Indeed, one particularly interesting section of Israeli society provides a unique laboratory for how to live a contented life in a post-work world. In Israel, a significant percentage of ultra-orthodox Jewish men never work. They spend their entire lives studying holy scriptures and performing religion rituals. They and their families don’t starve to death partly because the wives often work, and partly because the government provides them with generous subsidies. Though they usually live in poverty, government support means that they never lack for the basic necessities of life.

That’s universal basic income in action. Though they are poor and never work, in survey after survey these ultra-orthodox Jewish men report higher levels of life-satisfaction than any other section of Israeli society. In global surveys of life satisfaction, Israel is almost always at the very top, thanks in part to the contribution of these unemployed deep players.

You don’t need to go all the way to Israel to see the world of post-work. If you have at home a teenage son who likes computer games, you can conduct your own experiment. Provide him with a minimum subsidy of Coke and pizza, and then remove all demands for work and all parental supervision. The likely outcome is that he will remain in his room for days, glued to the screen. He won’t do any homework or housework, will skip school, skip meals and even skip showers and sleep. Yet he is unlikely to suffer from boredom or a sense of purposelessness. At least not in the short term.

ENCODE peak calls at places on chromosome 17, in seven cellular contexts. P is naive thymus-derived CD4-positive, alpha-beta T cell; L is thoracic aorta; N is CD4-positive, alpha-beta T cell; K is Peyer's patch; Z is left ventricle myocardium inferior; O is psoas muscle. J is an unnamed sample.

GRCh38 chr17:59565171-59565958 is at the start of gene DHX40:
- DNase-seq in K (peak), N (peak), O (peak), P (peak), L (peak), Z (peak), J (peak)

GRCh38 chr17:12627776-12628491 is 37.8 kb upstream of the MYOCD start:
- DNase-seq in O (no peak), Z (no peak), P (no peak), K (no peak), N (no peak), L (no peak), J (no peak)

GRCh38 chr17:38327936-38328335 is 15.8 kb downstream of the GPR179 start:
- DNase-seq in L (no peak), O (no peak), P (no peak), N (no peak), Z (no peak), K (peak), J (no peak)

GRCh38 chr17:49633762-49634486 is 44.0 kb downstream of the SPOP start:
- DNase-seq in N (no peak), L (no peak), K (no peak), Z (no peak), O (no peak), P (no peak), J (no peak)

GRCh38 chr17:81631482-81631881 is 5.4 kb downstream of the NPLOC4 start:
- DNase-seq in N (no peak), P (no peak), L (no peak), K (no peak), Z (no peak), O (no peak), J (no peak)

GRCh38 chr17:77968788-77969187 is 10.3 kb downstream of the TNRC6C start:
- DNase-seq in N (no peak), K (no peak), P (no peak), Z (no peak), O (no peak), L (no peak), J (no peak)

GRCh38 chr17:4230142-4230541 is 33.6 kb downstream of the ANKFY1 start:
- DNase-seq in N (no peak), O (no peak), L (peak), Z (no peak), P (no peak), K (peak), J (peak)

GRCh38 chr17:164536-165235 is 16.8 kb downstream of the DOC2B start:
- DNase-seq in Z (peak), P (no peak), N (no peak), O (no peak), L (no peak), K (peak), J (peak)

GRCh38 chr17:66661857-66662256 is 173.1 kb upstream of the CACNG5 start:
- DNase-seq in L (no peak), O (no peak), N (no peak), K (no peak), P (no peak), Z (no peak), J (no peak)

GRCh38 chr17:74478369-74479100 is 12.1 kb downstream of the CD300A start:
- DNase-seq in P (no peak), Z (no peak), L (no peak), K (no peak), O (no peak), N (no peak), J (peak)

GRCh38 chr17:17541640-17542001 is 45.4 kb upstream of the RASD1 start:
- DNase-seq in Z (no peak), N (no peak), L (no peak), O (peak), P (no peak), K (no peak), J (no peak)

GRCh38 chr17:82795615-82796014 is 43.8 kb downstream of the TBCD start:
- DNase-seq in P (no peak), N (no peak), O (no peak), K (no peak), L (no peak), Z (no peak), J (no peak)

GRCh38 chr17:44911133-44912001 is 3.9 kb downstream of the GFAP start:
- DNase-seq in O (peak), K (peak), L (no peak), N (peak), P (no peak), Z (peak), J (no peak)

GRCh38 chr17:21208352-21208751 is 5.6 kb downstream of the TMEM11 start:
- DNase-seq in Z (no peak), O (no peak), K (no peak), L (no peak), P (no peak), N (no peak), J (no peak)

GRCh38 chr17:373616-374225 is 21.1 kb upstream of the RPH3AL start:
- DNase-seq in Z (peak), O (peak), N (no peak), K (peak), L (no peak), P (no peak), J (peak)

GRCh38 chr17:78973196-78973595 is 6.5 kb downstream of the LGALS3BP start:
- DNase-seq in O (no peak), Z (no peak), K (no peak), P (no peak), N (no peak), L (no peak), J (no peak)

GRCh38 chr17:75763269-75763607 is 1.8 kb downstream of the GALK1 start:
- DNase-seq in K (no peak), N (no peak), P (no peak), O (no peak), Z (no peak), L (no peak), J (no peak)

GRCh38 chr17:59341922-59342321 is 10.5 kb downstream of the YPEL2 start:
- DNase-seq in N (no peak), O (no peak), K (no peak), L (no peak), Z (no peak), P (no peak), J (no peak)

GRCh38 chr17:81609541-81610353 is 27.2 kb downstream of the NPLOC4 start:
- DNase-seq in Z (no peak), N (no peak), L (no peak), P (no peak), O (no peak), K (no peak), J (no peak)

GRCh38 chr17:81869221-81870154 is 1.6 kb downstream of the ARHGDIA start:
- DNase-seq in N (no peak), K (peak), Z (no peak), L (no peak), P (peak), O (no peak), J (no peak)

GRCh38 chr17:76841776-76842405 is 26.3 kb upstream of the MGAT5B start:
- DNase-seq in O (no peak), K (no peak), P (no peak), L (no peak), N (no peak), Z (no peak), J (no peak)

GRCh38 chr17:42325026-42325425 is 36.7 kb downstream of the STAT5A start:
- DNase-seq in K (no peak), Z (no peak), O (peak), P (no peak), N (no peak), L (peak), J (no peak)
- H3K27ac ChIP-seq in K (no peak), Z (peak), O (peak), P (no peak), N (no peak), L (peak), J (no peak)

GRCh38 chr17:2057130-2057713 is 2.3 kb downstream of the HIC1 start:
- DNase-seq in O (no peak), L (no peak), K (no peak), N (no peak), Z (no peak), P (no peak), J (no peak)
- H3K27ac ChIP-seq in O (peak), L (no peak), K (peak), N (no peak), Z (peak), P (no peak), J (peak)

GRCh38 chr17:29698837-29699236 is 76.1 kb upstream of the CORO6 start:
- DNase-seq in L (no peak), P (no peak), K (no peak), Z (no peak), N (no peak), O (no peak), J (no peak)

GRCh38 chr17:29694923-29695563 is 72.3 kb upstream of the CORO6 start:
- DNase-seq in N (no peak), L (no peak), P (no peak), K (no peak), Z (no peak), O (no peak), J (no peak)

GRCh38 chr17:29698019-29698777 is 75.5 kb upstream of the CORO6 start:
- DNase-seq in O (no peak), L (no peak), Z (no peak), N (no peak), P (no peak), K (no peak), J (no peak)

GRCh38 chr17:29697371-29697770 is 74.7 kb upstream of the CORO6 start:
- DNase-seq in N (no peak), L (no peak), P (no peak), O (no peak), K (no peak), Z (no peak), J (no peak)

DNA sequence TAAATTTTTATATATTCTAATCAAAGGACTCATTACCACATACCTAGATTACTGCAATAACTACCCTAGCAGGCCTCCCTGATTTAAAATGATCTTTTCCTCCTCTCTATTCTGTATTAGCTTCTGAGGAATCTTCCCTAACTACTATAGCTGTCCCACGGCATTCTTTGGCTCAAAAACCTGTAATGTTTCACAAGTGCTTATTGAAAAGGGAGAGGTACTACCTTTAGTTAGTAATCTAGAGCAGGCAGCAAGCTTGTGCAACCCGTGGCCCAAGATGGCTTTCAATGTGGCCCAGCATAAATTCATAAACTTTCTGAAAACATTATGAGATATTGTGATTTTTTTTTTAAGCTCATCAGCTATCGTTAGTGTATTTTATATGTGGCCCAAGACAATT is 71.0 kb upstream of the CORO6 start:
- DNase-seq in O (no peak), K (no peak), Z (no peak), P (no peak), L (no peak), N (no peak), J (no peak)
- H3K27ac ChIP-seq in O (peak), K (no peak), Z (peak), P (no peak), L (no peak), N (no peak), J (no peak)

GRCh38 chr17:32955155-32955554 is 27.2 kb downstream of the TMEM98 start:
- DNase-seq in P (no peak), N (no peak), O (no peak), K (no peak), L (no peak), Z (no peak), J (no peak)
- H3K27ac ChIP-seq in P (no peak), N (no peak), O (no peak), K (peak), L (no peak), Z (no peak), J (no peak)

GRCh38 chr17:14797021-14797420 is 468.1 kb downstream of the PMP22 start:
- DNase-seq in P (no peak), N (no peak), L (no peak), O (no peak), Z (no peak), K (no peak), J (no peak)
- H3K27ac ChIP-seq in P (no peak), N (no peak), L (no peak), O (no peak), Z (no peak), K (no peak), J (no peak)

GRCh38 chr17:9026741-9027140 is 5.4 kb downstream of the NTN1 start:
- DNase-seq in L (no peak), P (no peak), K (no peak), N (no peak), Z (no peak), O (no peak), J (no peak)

Hence virtual realities are likely to be key to providing meaning to the useless class of the post-work world. Maybe these virtual realities will be generated inside computers. Maybe they will be generated outside computers, in the shape of new religions and ideologies. Maybe it will be a combination of the two. The possibilities are endless, and nobody knows for sure what kind of deep plays will engage us in 2050.

In any case, the end of work will not necessarily mean the end of meaning, because meaning is generated by imagining rather than by working. Work is essential for meaning only according to some ideologies and lifestyles. Eighteenth-century English country squires, present-day ultra-orthodox Jews, and children in all cultures and eras have found a lot of interest and meaning in life even without working. People in 2050 will probably be able to play deeper games and to construct more complex virtual worlds than in any previous time in history.

But what about truth? What about reality? Do we really want to live in a world in which billions of people are immersed in fantasies, pursuing make-believe goals and obeying imaginary laws? Well, like it or not, that’s the world we have been living in for thousands of years already.

Source: The Guardian

Past, Present and Future of AI / Machine Learning (Google I/O ’17)

 

We are in the middle of a major shift in computing that’s transitioning us from a mobile-first world into one that’s AI-first. AI will touch every industry and transform the products and services we use daily. Breakthroughs in machine learning have enabled dramatic improvements in the quality of Google Translate, made your photos easier to organize with Google Photos, and enabled improvements in Search, Maps, YouTube, and more.

 

Shiny vs Useful: Which trends in the analytics market are business ready?

OnTheGo

Business analytics continues to be a hot segment in the enterprise software market and a core component of digital transformation for every organization. But there are many specific advances that are at differing points along the continuum of market readiness for actual use.

It is critical that technology leaders recognize the difference between mature trends that can be applied to real-world business scenarios today versus those that are still taking shape but make for awe-inspiring vendor demos. These trends fall into categories ranked from least to most mature in the market: artificial intelligence (AI), natural language processing (NLP), and embedded analytics.